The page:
DescriptionA string of beads in the Museum’s collection, made of carnelian, moss agate, milky quartz, glazed steatite, and black and white porphyry (Middle Kingdom, Dynasty 12, ca. 1981–1975 B.C.) came from the tomb of Wah in Thebes, Upper Egypt. This original necklace forms the basis for our elegant beaded necklace.
18K gold overlay, hand enameled, with carnelian, turquoise, and white jade beads. Imported. Lobster claw closure. Nested strands from 17''L to 21''L.
- 18K gold overlay, hand enameled, with carnelian, turquoise, and white jade beads
- Lobster claw closure
- Nested strands from 17''L to 21''L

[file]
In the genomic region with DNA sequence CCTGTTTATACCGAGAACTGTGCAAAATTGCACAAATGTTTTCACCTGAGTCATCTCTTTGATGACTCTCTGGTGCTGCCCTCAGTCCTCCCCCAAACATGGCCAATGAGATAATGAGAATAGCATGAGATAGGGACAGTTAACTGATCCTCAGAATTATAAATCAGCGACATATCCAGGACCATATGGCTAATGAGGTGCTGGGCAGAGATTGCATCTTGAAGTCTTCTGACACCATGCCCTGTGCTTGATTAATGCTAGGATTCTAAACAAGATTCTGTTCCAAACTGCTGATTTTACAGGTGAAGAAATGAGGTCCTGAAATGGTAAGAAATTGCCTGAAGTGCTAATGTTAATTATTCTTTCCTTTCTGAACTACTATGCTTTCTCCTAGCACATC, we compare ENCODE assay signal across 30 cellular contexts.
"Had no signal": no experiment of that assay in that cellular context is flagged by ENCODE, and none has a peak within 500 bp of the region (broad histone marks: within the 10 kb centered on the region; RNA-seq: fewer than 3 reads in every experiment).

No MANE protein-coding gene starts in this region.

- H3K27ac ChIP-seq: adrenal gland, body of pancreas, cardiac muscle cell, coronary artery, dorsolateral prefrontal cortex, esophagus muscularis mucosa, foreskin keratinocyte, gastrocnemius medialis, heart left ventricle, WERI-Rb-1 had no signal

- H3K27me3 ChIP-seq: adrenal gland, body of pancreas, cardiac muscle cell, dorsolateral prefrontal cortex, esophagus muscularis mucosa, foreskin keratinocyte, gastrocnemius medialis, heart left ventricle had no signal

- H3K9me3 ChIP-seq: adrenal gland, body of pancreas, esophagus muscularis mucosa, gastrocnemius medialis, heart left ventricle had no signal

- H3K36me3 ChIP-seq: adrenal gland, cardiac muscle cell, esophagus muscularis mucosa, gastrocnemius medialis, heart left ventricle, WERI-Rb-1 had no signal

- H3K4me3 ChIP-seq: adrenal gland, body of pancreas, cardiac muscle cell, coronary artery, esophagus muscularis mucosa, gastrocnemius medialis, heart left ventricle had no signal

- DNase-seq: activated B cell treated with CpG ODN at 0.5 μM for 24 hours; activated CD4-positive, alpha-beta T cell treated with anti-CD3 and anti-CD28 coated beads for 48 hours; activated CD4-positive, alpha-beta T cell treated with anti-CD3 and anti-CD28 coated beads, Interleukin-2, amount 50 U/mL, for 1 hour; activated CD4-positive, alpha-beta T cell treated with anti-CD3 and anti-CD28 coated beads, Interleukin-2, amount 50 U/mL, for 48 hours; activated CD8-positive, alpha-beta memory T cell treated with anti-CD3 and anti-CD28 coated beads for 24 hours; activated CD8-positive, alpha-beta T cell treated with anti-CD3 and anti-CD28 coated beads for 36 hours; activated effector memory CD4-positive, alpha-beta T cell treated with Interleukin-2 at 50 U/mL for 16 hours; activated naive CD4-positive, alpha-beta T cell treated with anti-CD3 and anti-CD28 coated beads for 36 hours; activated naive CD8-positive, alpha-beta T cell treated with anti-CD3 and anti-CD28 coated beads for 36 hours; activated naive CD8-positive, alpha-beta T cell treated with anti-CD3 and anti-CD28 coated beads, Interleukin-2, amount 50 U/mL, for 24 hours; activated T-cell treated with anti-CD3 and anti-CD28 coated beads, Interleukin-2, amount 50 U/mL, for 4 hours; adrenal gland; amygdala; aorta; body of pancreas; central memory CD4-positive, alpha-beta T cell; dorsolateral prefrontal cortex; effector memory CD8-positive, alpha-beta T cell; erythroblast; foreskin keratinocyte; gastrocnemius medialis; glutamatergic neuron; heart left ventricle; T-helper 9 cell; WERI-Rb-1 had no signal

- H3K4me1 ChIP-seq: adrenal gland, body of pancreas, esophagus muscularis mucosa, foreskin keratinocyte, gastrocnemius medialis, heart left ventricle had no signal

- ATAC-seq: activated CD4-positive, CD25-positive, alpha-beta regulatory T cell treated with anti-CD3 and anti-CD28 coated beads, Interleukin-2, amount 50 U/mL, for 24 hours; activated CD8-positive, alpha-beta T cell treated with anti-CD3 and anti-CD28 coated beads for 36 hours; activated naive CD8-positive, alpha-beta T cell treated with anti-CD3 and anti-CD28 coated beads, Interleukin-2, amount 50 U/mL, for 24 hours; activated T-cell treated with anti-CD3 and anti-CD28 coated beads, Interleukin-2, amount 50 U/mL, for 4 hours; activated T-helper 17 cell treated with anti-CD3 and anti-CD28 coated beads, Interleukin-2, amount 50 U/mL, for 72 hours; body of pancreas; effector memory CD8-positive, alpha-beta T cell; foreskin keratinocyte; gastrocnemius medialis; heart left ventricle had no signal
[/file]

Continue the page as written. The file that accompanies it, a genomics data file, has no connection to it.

Art HistoryAncient Egyptian craftsmen were fortunate to have access to a wide array of materials that were used in jewelry making. Gold, silver, and semiprecious stones such as turquoise, carnelian, and amethyst were mined in Egypt and Sinai. The only commonly used gemstone that had to be imported was lapis lazuli, which originated in Afghanistan and traveled along trade routes through the ancient Near East to Egypt. Finely worked pieces of jewelry were placed in the tombs of the royal family and high-ranking officials.